Should the DIPP have intended to cover these Platforms under the ambit of E-commerce, the moot question that arises is this: Given the business model of Platforms – Would FDI be permissible with the extant definitions and Guidelines? The Guidelines bar B2C transactions by an E-commerce entity however the business models of OTT Content Services are such that the entities enter into transactions with customers directly. The Guidelines also mandate that the E-commerce marketplace will not exercise ownership over inventory. As explained in the preceding paragraphs, the OTT Content Platforms could be understood as having a catalogue/inventory of content, the concomitant assumption to which is that the Platform owns the digital products provided on the Platform in violation of the Guidelines. For the sake of argument, even if one were to say that the content on the Platform is only licensed, we are now seeing the rise of home grown content where the Platform is the producer and distributor of the content being sold/licensed to the end user. When such content is hosted on the Platform and further licensed/sold, the above mentioned condition is squarely hit. There are other conditions as part of the Guidelines, however, it would be impractical to dwell into those until the DIPP clarifies some of the questions raised in this article thus far.
With policies where much is left to imagination, investments can take a hard hit. A solution to the ‘OTT Content Platforms – FDI’ conundrum could be that the Platform be hosted and the respective services be provided by an entity situated and incorporated outside of India and an Indian entity be incorporated to merely provide deal making, liaison, payment and related activities. A similar trend appears to be emerging with the existing foreign players in the Indian market. The objectives of the Indian entity Saavn Media Private Ltd do not purport it to be a marketplace or any other type of online platform. Due to the restrictive nature and vagueness of the FDI Policy, an ominous picture is painted for the future of OTT Content Platforms. Services with no affiliation to foreign entities, set up as wholly Indian units which offer audio-video media content might find it onerous to procure FDI, while Platforms being set up in India with foreign funds at the incorporation stage could be restricted to being mere back-end service providers.
The extant Guidelines of the FDI Policy were brought about with a view to shelter brick & mortar retail from bearing the brunt of the all-encompassing storm that digital retail is. Although, it now appears that a blanket application of the Guidelines might not serve the original purpose of their inclusion in the FDI Policy since OTT Content Services have no brick & mortar counterpart in today’s age. Perhaps, it is time the DIPP recognizes the potential of the OTT Content Platforms and carves out an industry specific exception in the FDI Policy in the form of relaxation of certain Guidelines. Furthermore, defining ‘digital products’ and clarifying whether digital files containing audio and video fall under such definition would bring clarity to investors.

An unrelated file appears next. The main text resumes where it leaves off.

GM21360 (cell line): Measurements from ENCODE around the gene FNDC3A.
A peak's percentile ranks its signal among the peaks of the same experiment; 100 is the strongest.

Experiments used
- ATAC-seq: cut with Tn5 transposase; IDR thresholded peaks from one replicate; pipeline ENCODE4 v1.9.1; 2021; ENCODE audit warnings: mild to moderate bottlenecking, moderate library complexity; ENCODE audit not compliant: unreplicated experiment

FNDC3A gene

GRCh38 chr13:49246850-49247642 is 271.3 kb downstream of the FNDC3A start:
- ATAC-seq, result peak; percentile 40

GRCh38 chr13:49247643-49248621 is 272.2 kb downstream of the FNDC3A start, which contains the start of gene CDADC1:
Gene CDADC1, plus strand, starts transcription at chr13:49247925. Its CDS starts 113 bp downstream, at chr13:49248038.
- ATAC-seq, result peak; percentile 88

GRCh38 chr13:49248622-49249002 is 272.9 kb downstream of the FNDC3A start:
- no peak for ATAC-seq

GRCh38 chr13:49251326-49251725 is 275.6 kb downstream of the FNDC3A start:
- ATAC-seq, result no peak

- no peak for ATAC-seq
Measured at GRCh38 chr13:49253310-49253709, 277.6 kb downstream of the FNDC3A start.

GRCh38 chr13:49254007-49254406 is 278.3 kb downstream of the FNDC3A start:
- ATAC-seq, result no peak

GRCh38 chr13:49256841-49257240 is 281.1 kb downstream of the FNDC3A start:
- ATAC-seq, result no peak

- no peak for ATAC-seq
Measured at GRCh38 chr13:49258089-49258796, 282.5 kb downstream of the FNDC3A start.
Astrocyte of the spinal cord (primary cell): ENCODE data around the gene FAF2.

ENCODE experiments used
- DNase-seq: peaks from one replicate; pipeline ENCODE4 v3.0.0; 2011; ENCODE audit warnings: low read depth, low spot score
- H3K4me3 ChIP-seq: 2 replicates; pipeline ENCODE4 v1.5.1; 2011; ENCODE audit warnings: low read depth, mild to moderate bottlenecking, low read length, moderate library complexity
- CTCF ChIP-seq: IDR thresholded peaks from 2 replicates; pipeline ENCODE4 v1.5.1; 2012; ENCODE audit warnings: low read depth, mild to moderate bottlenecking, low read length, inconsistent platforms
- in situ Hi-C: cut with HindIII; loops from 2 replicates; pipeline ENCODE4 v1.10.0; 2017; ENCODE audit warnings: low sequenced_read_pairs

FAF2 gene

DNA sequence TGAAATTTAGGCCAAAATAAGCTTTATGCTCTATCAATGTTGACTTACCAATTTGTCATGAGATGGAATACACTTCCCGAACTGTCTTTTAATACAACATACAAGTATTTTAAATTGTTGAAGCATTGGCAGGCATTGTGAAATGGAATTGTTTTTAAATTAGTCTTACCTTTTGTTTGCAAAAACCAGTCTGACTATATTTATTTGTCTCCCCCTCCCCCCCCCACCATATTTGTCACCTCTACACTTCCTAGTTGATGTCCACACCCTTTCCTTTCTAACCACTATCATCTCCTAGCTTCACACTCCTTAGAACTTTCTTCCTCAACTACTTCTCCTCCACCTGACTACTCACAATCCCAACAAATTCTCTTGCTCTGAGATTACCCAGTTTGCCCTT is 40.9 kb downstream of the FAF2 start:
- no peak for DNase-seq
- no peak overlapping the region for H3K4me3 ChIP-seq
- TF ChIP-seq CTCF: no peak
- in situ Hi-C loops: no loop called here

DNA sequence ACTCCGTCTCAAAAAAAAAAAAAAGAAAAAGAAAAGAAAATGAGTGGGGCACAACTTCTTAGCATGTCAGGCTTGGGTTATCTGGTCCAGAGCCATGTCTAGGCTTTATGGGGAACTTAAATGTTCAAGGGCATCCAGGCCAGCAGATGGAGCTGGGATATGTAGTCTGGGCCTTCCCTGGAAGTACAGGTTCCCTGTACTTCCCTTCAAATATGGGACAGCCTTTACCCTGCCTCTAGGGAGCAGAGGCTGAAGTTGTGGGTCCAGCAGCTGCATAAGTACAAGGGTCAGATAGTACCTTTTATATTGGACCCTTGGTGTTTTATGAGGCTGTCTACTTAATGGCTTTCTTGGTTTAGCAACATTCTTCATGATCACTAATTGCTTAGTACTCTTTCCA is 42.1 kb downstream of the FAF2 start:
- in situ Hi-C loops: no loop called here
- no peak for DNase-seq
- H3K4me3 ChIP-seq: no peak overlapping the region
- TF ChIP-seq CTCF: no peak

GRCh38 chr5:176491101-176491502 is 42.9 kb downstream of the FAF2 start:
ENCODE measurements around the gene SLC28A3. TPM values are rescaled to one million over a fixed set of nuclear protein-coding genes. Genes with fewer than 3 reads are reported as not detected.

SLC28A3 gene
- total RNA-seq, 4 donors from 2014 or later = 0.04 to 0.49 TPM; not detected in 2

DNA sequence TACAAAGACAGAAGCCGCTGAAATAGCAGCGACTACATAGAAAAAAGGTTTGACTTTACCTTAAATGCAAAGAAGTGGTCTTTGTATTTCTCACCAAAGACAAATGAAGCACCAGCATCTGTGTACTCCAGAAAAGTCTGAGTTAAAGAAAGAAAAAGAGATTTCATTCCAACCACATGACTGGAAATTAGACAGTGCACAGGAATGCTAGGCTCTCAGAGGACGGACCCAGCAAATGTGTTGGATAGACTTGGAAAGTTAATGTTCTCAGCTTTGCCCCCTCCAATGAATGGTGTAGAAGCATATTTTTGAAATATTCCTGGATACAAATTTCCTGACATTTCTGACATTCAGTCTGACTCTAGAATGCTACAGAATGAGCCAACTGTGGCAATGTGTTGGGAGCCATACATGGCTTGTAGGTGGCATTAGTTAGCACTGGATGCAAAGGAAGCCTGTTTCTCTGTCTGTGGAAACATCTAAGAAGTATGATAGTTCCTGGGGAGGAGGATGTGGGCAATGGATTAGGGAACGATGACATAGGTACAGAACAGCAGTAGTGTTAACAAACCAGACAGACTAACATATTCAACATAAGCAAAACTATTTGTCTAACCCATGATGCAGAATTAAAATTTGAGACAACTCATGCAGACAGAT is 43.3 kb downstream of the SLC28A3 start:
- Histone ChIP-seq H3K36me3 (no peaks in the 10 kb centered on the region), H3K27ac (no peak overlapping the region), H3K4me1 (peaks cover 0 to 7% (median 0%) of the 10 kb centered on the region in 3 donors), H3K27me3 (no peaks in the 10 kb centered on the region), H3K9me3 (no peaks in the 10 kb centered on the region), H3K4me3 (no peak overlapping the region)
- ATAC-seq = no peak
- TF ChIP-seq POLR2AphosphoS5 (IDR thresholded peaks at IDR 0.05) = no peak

There has been much speculation on a draft of the national policy on e-commerce which was recently released in certain circles. News reports of FDI being permitted to a limited extent in inventory models ran rampant, until the government clarified their stand in the negative. It is too early to comment on how this new draft policy will eventually affect the FDI Policy or whether the draft policy will go into sub-sectoral issues, however, it is important that the draft policy not be a mere reactionary measure to demands from local or foreign market players, but is part of a holistic re-visit by the government to e-commerce sectoral requirements, keeping in mind the many facets that modern digital businesses bring with it, else investors and investees might find themselves on unsure footing, not quite ready to buy into the idea of acche din.
Janmejay Jadeja is an associate at Singh & Singh|Malhotra & Hegde. Views expressed are of author’s alone.